Current and former professional athletes frequently endorse particular brands and products, and they are often viewed as credible sources of knowledge on living a healthy life. Previous studies have found that parents are more likely to purchase food products marketed by a professional athlete because they are perceived as being healthier. In a study in the November 2013 Pediatrics, “Athlete Endorsements in Food Marketing,” (published online Oct. 7), information was collected from 100 professional athletes ranked by their popularity and endorsement value. Researchers tracked 512 brands associated with the athletes, with sporting goods or apparel ranking highest at 28.3 percent, food and beverages at 23.8 percent, and consumer goods coming in at 10.9 percent. LeBron James, Peyton Manning, and Serena Williams had more food and beverage endorsements than any other athlete, and they were the highest contributors in the marketing of energy-dense and nutrient-poor foods. In 2010, children aged 12 to 17 years of age saw the most athlete-endorsed food and beverage brand commercials, followed by adults. A majority of the food and beverage brand endorsements were for sports beverages, soft drinks and fast food. Ninety-three percent of the 46 beverages being endorsed by athletes received 100 percent of their calories from added sugars. Study authors conclude that promoting unhealthy food and drinks by well-known and physically fit celebrities sends a mixed message to children about diet and health. Professional athletes should be aware of the health value of the products they are endorsing, and should use their status and celebrity to promote healthy messages to youth.
Dear Mr. Dad: My wife and I try to set a good example for our kids by buying—and eating—only the healthiest foods along with quality vitamin and mineral supplements. But lately it’s getting nearly impossible to keep track of what’s good and what’s bad. Is there any sure way to know?
A: In a word, no. Unfortunately, things that used to be considered good are turning out to either do nothing or possibly cause harm. And things we thought were harmful are turning out to be either neutral or possibly even good for us. Here are the results of just a few very recent—and completely contrarian—research.
[amazon asin=0778804208&template=thumbnail&chan=default]Guest 1: Alexandra Anca, author of The Food Allergy Health and Diet Guide .
Topic: Managing food allergies and intolerances by eliminating common allergens and gluten.
Issues: Identifying the most common allergens; finding out for sure whether you have an allergy/intolerance; strategies for living with food allergies; preparing healthy, delicious allergen-free meals.
[amazon asin=1596438312&template=thumbnail&chan=default]Guest 2: David Kessler, author of Your Food is Fooling You.<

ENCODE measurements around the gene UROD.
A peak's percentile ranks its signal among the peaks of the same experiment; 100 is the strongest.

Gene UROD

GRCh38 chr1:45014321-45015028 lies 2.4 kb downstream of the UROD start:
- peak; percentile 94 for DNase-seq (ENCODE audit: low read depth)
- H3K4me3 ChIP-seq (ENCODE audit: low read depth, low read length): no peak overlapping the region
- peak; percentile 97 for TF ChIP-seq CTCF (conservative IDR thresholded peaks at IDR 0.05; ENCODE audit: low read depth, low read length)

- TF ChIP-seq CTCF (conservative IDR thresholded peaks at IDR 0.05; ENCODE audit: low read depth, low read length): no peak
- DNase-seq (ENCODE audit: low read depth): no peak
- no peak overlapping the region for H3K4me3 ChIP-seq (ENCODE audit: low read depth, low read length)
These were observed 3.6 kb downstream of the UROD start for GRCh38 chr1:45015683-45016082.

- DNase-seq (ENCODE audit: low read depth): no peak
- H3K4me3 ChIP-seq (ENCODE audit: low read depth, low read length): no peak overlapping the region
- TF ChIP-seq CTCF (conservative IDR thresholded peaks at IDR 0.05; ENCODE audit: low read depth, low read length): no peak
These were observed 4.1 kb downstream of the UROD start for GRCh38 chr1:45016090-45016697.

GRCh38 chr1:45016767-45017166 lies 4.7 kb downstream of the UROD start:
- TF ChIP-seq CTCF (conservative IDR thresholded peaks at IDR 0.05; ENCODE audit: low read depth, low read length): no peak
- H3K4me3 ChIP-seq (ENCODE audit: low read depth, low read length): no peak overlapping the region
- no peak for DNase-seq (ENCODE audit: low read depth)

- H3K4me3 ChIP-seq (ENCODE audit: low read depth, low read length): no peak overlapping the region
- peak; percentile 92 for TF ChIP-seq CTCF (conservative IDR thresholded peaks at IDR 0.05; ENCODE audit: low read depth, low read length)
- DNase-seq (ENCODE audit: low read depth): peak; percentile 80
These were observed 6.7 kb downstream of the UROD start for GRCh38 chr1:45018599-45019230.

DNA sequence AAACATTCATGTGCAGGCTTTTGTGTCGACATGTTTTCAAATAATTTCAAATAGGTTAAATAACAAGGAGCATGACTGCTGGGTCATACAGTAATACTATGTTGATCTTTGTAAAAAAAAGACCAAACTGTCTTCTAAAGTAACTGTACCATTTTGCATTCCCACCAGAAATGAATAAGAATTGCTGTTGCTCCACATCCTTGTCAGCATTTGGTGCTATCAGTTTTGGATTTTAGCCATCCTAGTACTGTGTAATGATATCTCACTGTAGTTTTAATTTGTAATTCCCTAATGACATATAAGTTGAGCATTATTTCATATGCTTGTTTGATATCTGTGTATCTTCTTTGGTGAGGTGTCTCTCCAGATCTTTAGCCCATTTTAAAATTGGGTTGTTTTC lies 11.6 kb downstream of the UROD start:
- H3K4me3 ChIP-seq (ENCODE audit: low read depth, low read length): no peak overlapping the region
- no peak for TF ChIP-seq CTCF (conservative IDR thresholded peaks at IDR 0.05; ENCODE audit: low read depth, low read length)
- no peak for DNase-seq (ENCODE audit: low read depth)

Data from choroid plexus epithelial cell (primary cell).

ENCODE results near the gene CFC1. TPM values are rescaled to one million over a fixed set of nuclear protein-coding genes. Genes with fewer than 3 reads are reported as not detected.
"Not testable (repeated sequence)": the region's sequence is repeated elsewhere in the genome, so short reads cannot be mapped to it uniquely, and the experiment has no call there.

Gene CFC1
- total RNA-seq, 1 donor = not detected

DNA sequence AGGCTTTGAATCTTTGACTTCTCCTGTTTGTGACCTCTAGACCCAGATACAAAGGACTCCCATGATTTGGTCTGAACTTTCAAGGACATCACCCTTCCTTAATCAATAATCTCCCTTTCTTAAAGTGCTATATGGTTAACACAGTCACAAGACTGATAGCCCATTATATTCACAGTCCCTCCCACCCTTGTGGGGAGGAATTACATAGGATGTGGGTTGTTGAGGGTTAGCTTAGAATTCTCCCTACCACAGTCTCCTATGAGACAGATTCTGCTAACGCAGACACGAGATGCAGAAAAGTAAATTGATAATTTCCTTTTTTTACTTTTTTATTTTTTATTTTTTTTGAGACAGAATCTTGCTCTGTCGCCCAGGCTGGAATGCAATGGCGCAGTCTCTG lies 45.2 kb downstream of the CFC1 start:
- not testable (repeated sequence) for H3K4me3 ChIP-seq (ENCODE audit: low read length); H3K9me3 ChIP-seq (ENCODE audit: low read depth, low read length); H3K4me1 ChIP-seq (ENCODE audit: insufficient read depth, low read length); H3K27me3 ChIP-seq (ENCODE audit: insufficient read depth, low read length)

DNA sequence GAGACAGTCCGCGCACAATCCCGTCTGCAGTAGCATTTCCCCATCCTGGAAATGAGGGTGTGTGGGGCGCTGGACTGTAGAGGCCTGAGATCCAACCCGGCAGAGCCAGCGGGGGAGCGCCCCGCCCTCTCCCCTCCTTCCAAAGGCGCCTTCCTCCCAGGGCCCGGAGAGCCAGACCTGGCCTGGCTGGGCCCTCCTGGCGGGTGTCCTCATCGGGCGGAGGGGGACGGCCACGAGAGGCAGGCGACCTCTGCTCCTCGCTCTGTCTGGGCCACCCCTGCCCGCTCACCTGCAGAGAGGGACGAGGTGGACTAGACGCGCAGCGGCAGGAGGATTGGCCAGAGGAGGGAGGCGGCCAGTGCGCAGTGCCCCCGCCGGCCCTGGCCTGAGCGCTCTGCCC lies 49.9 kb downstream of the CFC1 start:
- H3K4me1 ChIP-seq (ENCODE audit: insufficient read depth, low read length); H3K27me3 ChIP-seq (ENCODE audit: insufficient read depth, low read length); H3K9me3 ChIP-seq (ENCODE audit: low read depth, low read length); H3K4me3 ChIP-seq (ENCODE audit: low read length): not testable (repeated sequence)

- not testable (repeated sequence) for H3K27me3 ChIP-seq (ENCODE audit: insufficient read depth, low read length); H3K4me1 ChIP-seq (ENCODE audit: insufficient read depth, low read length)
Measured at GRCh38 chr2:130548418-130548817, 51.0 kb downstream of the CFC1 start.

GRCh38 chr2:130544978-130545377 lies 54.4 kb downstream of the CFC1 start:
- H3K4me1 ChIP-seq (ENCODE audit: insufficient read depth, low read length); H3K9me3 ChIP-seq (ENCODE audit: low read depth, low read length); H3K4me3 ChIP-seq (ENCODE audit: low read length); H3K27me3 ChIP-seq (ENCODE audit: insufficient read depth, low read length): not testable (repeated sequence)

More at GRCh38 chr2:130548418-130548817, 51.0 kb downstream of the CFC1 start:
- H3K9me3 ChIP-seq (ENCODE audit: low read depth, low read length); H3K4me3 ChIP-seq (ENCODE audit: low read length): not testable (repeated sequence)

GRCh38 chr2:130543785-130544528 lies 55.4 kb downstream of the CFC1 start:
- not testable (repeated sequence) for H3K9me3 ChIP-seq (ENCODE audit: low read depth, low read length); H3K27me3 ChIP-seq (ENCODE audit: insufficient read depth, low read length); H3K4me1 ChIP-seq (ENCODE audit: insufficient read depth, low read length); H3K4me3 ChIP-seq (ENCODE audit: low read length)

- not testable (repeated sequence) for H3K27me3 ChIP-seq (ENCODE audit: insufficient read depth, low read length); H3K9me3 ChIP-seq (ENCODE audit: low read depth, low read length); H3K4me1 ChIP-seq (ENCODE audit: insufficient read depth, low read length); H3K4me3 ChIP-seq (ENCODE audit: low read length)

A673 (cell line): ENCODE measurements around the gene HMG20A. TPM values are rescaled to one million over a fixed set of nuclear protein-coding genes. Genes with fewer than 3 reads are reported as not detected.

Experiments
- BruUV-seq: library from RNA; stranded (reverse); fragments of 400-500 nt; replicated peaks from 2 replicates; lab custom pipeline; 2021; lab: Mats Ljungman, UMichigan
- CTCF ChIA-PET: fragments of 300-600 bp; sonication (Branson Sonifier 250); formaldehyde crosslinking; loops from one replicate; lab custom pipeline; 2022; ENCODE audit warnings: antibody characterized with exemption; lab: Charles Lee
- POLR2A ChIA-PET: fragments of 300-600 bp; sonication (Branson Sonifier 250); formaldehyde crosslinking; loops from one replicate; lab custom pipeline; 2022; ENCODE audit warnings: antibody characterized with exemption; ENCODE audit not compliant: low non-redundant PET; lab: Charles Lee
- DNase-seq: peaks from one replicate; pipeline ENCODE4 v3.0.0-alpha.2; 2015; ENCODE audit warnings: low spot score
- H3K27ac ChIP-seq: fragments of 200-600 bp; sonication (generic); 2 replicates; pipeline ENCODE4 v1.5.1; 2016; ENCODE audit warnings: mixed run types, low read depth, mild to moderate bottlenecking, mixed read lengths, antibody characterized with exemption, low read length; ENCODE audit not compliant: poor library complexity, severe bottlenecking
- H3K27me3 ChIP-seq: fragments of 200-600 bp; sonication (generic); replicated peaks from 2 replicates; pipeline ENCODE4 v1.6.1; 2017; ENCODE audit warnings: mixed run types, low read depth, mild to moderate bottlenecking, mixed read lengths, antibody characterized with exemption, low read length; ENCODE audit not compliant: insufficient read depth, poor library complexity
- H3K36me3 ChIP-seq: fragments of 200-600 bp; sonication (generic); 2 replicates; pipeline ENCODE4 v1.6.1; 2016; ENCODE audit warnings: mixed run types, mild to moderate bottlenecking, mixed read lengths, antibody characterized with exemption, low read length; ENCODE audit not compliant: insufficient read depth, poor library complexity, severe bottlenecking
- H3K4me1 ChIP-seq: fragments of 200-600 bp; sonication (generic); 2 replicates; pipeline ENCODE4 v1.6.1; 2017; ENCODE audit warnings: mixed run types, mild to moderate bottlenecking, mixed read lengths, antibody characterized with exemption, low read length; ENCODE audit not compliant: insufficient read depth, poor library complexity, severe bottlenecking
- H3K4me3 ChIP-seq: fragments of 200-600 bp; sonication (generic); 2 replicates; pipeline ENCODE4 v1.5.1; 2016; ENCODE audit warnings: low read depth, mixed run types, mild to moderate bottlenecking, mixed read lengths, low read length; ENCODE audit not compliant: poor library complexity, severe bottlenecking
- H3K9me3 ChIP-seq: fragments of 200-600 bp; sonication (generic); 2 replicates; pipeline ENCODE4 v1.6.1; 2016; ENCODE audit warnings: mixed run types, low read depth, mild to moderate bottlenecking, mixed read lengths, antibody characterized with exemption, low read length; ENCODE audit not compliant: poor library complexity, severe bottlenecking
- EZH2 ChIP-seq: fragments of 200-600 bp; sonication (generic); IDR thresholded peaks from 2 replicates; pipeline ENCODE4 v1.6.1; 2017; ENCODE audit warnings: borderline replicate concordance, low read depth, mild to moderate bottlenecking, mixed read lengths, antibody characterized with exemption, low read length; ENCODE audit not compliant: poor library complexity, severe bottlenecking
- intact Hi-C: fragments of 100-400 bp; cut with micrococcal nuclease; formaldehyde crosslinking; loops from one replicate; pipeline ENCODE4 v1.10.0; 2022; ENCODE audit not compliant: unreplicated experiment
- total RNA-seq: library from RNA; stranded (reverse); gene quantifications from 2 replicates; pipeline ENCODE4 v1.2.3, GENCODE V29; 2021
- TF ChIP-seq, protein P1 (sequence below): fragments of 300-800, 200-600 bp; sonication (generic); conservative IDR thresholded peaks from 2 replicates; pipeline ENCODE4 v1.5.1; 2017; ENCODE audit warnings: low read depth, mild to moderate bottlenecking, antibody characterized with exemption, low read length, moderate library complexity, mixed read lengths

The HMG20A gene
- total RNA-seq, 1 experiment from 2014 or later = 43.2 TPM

Topic: How your brain is hijacked by sugar, fat, and salt.
Issues: Why we overeat; why it’s so hard to stop; how we can break the cycle once and for all; additional pressured by teens; helping teens stay away from potentially lifelong bad habits.
[amazon asin=0976287706&template=thumbnail&chan=default]Guest 3: Preston Smith, author of The Potty Trainer.
Topic: The ultimate guide to potty training your child.
Issues: When to start potty training; how to do it; the importance of parents staying engaged in the process; the increasing number of post-potty-training issues such as bedwetting, daytime accidents, etc; when a toilet-related issue warrants a trip to the pediatrician.
[amazon asin=1581105851&template=thumbnail&chan=default]Guest 4: Laura Jana, author of Food Fights .
Topic: Winning the nutritional challenges of parenthood armed with insight, humor, and a bottle of ketchup.
Issues: How to pick your battles and arm yourself accordingly; tv dinners, fast foods and other nutritional minefields; the 5-second rule; influences of family, friends, and others.
My wife and I love to cook, and we go out of our way to make meals we think our kids will like – or at least eat! But time after time we find ourselves dumping untouched food into leftover containers, or worse, into the trash. Our children seem to eat nothing but macaroni and cheese, and we’re worried that they’re not getting what they need in their diets. What can we do?
This may not make you feel any better, but I’m betting that every parent reading this column is nodding his or her head in agreement. Apparently all our children got the same memo.
Your job as a parent is to encourage healthy eating habits and to provide a good variety of healthy foods. Of course, as you know, providing it and getting the kids to actually eat it seem mutually exclusive. Not to worry. Research consistently shows that despite the frustrating appearance of the almost-untouched after-dinner plate, even the pickiest kids generally meet or exceed their recommended energy and dietary requirements. (After all, you don’t see too many kids keeling over from scurvy on the school playground, right?) The body automatically seeks out the nutrients it needs.